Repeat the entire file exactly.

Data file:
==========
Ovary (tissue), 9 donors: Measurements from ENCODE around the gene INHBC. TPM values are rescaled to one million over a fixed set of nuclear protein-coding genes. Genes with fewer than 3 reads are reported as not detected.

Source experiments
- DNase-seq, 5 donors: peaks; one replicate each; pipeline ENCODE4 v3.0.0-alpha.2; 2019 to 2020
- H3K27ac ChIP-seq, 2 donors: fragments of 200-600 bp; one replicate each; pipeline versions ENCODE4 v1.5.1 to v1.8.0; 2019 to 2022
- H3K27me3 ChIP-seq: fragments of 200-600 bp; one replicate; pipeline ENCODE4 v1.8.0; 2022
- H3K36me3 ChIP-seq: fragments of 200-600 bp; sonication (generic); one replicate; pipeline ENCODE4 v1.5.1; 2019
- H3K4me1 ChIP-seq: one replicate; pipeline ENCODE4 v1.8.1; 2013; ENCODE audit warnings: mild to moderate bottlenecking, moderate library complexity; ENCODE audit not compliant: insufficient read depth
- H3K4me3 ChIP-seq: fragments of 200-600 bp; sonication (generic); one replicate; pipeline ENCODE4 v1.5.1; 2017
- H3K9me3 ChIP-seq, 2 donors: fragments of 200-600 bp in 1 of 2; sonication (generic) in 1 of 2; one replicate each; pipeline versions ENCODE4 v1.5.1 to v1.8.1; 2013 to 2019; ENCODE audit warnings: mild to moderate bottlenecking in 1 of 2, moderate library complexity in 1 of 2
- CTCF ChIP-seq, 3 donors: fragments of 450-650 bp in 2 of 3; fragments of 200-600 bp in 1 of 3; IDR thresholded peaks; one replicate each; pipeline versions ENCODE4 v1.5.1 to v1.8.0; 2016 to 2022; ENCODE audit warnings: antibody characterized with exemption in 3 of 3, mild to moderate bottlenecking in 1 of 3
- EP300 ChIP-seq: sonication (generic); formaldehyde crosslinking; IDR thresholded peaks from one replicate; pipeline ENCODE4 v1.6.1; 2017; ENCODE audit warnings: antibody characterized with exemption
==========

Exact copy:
Ovary (tissue), 9 donors: Measurements from ENCODE around the gene INHBC. TPM values are rescaled to one million over a fixed set of nuclear protein-coding genes. Genes with fewer than 3 reads are reported as not detected.

Source experiments
- DNase-seq, 5 donors: peaks; one replicate each; pipeline ENCODE4 v3.0.0-alpha.2; 2019 to 2020
- H3K27ac ChIP-seq, 2 donors: fragments of 200-600 bp; one replicate each; pipeline versions ENCODE4 v1.5.1 to v1.8.0; 2019 to 2022
- H3K27me3 ChIP-seq: fragments of 200-600 bp; one replicate; pipeline ENCODE4 v1.8.0; 2022
- H3K36me3 ChIP-seq: fragments of 200-600 bp; sonication (generic); one replicate; pipeline ENCODE4 v1.5.1; 2019
- H3K4me1 ChIP-seq: one replicate; pipeline ENCODE4 v1.8.1; 2013; ENCODE audit warnings: mild to moderate bottlenecking, moderate library complexity; ENCODE audit not compliant: insufficient read depth
- H3K4me3 ChIP-seq: fragments of 200-600 bp; sonication (generic); one replicate; pipeline ENCODE4 v1.5.1; 2017
- H3K9me3 ChIP-seq, 2 donors: fragments of 200-600 bp in 1 of 2; sonication (generic) in 1 of 2; one replicate each; pipeline versions ENCODE4 v1.5.1 to v1.8.1; 2013 to 2019; ENCODE audit warnings: mild to moderate bottlenecking in 1 of 2, moderate library complexity in 1 of 2
- CTCF ChIP-seq, 3 donors: fragments of 450-650 bp in 2 of 3; fragments of 200-600 bp in 1 of 3; IDR thresholded peaks; one replicate each; pipeline versions ENCODE4 v1.5.1 to v1.8.0; 2016 to 2022; ENCODE audit warnings: antibody characterized with exemption in 3 of 3, mild to moderate bottlenecking in 1 of 3
- EP300 ChIP-seq: sonication (generic); formaldehyde crosslinking; IDR thresholded peaks from one replicate; pipeline ENCODE4 v1.6.1; 2017; ENCODE audit warnings: antibody characterized with exemption